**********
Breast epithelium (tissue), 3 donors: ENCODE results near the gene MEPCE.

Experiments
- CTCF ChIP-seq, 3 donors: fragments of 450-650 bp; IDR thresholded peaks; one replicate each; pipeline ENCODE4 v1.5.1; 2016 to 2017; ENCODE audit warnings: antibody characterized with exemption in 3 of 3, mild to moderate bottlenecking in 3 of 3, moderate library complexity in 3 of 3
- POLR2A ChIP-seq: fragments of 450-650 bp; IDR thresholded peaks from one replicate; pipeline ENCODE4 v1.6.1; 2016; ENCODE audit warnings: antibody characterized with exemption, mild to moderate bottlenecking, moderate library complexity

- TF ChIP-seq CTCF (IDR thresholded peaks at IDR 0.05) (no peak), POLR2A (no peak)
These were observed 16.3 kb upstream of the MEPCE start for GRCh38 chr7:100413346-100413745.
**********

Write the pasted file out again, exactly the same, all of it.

Breast epithelium (tissue), 3 donors: ENCODE results near the gene MEPCE.

Experiments
- CTCF ChIP-seq, 3 donors: fragments of 450-650 bp; IDR thresholded peaks; one replicate each; pipeline ENCODE4 v1.5.1; 2016 to 2017; ENCODE audit warnings: antibody characterized with exemption in 3 of 3, mild to moderate bottlenecking in 3 of 3, moderate library complexity in 3 of 3
- POLR2A ChIP-seq: fragments of 450-650 bp; IDR thresholded peaks from one replicate; pipeline ENCODE4 v1.6.1; 2016; ENCODE audit warnings: antibody characterized with exemption, mild to moderate bottlenecking, moderate library complexity

- TF ChIP-seq CTCF (IDR thresholded peaks at IDR 0.05) (no peak), POLR2A (no peak)
These were observed 16.3 kb upstream of the MEPCE start for GRCh38 chr7:100413346-100413745.